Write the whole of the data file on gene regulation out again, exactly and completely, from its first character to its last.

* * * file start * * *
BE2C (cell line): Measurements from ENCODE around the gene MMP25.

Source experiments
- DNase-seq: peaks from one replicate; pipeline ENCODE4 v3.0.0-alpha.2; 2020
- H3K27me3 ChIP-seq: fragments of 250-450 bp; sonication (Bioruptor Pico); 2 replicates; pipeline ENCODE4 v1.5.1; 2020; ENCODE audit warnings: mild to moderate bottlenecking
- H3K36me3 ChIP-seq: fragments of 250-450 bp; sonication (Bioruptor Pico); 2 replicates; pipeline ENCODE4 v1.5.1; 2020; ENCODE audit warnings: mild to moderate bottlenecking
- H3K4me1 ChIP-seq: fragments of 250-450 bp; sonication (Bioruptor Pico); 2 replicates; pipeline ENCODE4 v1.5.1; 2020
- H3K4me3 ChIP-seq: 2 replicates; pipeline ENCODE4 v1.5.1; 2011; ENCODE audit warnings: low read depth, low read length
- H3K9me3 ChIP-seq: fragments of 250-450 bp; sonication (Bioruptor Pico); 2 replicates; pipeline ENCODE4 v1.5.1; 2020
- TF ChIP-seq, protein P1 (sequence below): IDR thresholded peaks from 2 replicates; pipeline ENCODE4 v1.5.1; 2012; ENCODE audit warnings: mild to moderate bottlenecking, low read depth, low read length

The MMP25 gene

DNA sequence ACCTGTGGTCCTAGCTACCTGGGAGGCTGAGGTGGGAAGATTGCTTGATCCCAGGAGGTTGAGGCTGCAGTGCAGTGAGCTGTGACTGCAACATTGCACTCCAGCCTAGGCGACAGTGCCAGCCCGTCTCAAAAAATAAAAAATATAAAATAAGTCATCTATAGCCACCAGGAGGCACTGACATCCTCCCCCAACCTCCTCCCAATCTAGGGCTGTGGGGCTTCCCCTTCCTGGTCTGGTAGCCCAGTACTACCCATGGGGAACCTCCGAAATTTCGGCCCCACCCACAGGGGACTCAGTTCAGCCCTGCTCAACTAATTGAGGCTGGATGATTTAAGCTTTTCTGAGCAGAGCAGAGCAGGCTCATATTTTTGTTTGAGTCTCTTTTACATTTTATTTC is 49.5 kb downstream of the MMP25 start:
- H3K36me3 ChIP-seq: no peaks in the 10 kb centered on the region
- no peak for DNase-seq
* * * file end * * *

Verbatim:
BE2C (cell line): Measurements from ENCODE around the gene MMP25.

Source experiments
- DNase-seq: peaks from one replicate; pipeline ENCODE4 v3.0.0-alpha.2; 2020
- H3K27me3 ChIP-seq: fragments of 250-450 bp; sonication (Bioruptor Pico); 2 replicates; pipeline ENCODE4 v1.5.1; 2020; ENCODE audit warnings: mild to moderate bottlenecking
- H3K36me3 ChIP-seq: fragments of 250-450 bp; sonication (Bioruptor Pico); 2 replicates; pipeline ENCODE4 v1.5.1; 2020; ENCODE audit warnings: mild to moderate bottlenecking
- H3K4me1 ChIP-seq: fragments of 250-450 bp; sonication (Bioruptor Pico); 2 replicates; pipeline ENCODE4 v1.5.1; 2020
- H3K4me3 ChIP-seq: 2 replicates; pipeline ENCODE4 v1.5.1; 2011; ENCODE audit warnings: low read depth, low read length
- H3K9me3 ChIP-seq: fragments of 250-450 bp; sonication (Bioruptor Pico); 2 replicates; pipeline ENCODE4 v1.5.1; 2020
- TF ChIP-seq, protein P1 (sequence below): IDR thresholded peaks from 2 replicates; pipeline ENCODE4 v1.5.1; 2012; ENCODE audit warnings: mild to moderate bottlenecking, low read depth, low read length

The MMP25 gene

DNA sequence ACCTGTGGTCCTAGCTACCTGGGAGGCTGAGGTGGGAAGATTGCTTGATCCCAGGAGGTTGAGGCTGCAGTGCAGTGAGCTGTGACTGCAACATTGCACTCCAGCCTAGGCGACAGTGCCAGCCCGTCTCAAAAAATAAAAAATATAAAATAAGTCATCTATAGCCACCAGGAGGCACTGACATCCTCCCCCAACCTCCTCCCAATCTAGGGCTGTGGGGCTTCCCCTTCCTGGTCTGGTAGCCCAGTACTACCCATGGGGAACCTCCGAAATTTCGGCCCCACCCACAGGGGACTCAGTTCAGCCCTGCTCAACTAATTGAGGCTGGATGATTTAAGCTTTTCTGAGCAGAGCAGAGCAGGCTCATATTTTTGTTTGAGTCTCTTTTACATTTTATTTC is 49.5 kb downstream of the MMP25 start:
- H3K36me3 ChIP-seq: no peaks in the 10 kb centered on the region
- no peak for DNase-seq